Both the US and UK continue to battle inflation and while the rate at which prices rise in the US may have slowed, at 6% (at the time of writing), it’s still substantially higher than the US Federal Reserve’s target rate of 2%. Recent revisions to UK GDP showed they missed slipping into a recession at the end of last year. However, indicators point to an economic slowdown in both the US and UK.
Which raises the question, is this a global phenomenon? While the world’s economy is still very interconnected, we’re seeing a desynchronization in the business cycles of developed and emerging markets.
Business cycles are characterized by periods of acceleration (expansion and peak) followed by periods of slowdown (contraction and trough) – they give an indication of the overall state of an economy at any given time. A country’s GDP, level of unemployment and consumer spending can all be used to determine the current stage of an economy.
As developed markets (DM) – most notably the US – continue to battle inflation and economic impact of much tighter financial conditions, the story isn’t the same in emerging markets (EM).
In 2022, we’d already witnessed a divergence in central bank policy between some EM and DM economies with the People’s Bank of China adopting a much looser financial policy in comparison to its US counterpart.
And more recently, the reopening of China (following the abandonment of its strict zero-Covid policy) has brought a much more positive outlook, not just to China but to the wider region. Recent Purchasing Managers’ Index (PMI) data indicates EM and Asian economies are leading the rest of the world in terms of their outlook for growth.
This isn’t the first time we’ve witnessed a divergence between DM and EM. Back in 2001/2002 (a period that bears some resemblance to now), EM equities outperformed US equities, despite a backdrop of weak global growth. In general, emerging markets outperform developing markets in periods of stagflation (low growth and inflation) as well as during periods of reflation (accelerated growth and inflation) so we would expect EM equities to provide a positive outcome in either scenario.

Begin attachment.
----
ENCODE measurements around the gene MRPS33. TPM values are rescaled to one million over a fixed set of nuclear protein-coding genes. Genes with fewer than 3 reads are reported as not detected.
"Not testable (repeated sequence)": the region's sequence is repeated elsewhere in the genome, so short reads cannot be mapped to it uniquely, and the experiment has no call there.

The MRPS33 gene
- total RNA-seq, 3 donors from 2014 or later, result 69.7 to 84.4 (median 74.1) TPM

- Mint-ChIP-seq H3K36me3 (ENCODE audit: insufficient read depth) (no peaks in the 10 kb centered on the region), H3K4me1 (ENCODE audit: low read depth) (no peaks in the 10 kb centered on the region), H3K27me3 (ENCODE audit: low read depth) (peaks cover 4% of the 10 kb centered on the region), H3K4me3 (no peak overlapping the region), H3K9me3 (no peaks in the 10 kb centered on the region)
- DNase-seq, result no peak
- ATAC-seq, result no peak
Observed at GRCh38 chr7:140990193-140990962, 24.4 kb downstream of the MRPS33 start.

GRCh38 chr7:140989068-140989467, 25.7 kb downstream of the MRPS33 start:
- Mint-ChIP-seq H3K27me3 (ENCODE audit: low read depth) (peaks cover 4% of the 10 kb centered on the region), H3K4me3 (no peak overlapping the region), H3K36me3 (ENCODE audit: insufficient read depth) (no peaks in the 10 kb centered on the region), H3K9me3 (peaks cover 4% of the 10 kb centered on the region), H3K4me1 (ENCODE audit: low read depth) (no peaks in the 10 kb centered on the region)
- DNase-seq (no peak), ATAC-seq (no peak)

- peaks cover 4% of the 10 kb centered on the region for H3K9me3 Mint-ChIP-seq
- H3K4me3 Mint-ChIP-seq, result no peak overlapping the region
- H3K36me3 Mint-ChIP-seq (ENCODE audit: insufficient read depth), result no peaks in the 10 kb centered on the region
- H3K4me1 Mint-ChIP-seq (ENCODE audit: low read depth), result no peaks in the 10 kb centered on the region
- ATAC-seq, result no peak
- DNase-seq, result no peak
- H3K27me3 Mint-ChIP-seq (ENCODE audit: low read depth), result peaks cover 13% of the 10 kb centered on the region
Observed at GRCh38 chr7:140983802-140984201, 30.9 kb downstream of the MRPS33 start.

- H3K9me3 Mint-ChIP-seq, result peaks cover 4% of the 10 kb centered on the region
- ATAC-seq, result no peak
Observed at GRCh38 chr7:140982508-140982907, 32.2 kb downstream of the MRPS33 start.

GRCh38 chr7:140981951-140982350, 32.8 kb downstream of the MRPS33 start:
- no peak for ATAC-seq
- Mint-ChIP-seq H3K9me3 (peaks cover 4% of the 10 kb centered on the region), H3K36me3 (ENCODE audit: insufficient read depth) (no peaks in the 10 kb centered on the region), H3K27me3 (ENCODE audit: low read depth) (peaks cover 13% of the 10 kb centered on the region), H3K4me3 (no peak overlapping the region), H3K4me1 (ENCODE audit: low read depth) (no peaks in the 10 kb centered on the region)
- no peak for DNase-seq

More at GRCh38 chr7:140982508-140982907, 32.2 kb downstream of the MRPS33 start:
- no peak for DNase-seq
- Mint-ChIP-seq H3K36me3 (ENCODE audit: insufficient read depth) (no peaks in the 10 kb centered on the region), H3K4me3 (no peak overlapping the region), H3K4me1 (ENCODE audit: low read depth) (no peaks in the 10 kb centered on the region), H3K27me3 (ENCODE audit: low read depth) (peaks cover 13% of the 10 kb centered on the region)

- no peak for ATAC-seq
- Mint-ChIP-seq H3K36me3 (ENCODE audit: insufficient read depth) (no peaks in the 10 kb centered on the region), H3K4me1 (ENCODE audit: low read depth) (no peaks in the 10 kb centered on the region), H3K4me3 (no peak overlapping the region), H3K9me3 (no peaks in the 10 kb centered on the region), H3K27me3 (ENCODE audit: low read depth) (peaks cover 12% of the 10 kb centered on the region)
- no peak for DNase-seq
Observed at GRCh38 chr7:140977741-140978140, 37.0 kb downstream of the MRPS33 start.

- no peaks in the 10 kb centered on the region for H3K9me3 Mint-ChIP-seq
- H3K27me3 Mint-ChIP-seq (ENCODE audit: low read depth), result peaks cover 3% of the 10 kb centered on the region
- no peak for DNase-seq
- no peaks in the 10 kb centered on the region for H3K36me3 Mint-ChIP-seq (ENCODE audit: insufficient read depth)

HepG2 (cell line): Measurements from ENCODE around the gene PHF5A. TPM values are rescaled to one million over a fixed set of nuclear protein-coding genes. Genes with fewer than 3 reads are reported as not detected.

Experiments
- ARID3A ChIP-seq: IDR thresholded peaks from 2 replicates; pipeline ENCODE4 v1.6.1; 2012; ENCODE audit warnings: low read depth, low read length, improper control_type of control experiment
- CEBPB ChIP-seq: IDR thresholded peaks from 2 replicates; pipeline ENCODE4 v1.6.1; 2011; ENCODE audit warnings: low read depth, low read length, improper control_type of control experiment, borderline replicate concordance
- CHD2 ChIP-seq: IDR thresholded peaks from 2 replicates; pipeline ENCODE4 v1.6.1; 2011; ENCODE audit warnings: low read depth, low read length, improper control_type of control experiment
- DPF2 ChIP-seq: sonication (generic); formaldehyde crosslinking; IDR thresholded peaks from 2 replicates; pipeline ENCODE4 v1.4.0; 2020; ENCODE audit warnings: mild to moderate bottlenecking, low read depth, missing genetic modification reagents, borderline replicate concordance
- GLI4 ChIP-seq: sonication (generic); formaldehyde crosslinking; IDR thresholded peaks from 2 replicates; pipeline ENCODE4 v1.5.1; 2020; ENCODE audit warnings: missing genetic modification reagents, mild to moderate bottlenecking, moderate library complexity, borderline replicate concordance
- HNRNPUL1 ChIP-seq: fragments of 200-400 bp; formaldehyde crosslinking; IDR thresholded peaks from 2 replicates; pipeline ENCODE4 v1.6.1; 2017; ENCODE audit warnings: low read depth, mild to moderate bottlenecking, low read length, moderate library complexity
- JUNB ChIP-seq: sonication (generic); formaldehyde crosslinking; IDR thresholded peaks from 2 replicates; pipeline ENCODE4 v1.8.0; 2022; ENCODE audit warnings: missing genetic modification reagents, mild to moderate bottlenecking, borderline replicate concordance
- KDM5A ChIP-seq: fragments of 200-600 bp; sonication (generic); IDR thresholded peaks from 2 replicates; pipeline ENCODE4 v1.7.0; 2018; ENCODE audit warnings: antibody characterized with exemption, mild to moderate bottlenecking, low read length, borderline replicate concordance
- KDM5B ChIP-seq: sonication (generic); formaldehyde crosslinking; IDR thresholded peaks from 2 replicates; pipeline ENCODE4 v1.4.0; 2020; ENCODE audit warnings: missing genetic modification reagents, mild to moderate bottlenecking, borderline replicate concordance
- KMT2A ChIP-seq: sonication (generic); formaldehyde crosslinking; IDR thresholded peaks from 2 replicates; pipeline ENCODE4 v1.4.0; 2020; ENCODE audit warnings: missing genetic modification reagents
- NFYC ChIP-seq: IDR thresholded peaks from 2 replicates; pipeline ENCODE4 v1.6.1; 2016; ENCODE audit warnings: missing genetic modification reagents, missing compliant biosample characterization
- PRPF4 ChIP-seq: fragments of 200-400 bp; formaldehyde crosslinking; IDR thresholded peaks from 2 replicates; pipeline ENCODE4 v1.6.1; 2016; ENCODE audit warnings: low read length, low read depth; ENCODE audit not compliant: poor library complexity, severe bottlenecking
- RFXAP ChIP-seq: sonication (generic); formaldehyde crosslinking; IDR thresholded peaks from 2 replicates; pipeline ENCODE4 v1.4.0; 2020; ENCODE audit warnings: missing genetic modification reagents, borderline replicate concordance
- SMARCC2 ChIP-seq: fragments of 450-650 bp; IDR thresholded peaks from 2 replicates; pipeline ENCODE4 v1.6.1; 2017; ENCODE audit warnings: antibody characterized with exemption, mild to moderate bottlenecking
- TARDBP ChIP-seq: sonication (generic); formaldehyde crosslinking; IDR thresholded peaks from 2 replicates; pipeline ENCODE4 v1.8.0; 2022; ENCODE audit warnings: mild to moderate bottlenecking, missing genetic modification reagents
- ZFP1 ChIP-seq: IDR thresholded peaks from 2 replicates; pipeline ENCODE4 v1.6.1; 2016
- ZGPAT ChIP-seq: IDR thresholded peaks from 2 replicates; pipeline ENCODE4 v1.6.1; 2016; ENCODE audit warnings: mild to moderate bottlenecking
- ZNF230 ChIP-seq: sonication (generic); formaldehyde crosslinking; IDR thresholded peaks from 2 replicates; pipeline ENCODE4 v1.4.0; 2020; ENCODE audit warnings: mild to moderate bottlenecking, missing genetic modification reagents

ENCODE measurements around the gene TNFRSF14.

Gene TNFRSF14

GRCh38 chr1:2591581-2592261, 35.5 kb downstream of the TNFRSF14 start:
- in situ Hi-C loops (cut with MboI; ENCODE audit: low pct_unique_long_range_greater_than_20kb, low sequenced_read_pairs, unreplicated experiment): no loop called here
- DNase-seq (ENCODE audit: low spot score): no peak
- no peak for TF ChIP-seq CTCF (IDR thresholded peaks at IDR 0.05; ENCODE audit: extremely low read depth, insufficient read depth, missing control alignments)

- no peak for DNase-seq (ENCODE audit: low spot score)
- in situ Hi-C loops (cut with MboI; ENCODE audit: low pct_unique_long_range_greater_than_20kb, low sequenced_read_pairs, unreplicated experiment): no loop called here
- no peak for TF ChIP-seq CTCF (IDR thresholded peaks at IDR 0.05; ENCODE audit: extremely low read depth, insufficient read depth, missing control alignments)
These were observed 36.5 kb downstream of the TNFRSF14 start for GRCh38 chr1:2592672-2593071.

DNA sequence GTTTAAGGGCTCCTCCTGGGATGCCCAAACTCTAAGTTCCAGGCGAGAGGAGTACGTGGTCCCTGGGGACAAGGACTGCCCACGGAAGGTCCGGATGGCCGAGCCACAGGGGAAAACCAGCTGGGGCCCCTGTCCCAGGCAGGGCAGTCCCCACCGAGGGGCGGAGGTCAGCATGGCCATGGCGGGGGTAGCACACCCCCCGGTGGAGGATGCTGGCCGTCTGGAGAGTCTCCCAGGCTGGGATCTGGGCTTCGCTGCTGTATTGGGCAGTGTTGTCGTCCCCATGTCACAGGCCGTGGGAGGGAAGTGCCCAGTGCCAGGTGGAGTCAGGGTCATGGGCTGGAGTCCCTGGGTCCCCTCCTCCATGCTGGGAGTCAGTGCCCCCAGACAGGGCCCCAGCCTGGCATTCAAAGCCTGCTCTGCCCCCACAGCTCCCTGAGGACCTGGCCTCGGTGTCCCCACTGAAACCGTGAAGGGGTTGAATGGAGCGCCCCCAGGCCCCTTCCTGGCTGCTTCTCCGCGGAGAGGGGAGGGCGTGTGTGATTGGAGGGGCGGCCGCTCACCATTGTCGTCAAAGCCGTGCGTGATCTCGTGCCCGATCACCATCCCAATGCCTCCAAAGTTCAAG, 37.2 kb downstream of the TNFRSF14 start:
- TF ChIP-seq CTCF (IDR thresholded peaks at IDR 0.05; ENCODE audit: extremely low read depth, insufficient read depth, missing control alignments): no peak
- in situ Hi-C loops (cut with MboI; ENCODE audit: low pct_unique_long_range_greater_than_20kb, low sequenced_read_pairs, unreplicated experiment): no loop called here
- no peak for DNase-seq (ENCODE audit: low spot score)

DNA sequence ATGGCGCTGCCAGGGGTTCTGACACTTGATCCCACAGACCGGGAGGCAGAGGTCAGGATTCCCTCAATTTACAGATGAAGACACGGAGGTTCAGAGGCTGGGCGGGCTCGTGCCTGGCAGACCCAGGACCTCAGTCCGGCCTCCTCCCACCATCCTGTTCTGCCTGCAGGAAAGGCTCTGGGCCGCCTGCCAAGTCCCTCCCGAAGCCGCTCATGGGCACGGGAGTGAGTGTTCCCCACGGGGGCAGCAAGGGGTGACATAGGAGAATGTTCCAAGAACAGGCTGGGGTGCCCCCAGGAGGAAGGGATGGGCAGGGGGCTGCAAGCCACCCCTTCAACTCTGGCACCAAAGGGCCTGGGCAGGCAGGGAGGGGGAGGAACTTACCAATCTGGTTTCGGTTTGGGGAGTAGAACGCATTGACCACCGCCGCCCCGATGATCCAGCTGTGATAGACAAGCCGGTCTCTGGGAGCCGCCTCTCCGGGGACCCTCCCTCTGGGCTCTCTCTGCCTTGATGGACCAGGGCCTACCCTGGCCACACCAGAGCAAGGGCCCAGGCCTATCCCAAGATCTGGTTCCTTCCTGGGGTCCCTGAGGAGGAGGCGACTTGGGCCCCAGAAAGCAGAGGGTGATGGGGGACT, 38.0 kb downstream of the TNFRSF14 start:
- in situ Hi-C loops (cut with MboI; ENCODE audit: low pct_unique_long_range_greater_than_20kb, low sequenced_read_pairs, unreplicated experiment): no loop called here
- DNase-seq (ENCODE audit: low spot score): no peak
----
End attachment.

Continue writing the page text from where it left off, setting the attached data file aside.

Diversification isn’t just about holding a mix of different types of assets, it’s also about ensuring diversified exposure to different regions.
As the outlook for the US economy remains challenging and indicators point to a probable US recession, we’ve reduced exposure in portfolios to US equities, choosing instead to increase the allocation to EM equities.
Coutts’ clients can find out more about what’s happening in the investment markets and how it impacts their investments by speaking to their private banker.
Past performance should not be taken as a guide to future performance. The value of investments, and the income from them, can fall as well as rise and you may not get back what you put in. You should continue to hold cash for your short-term needs.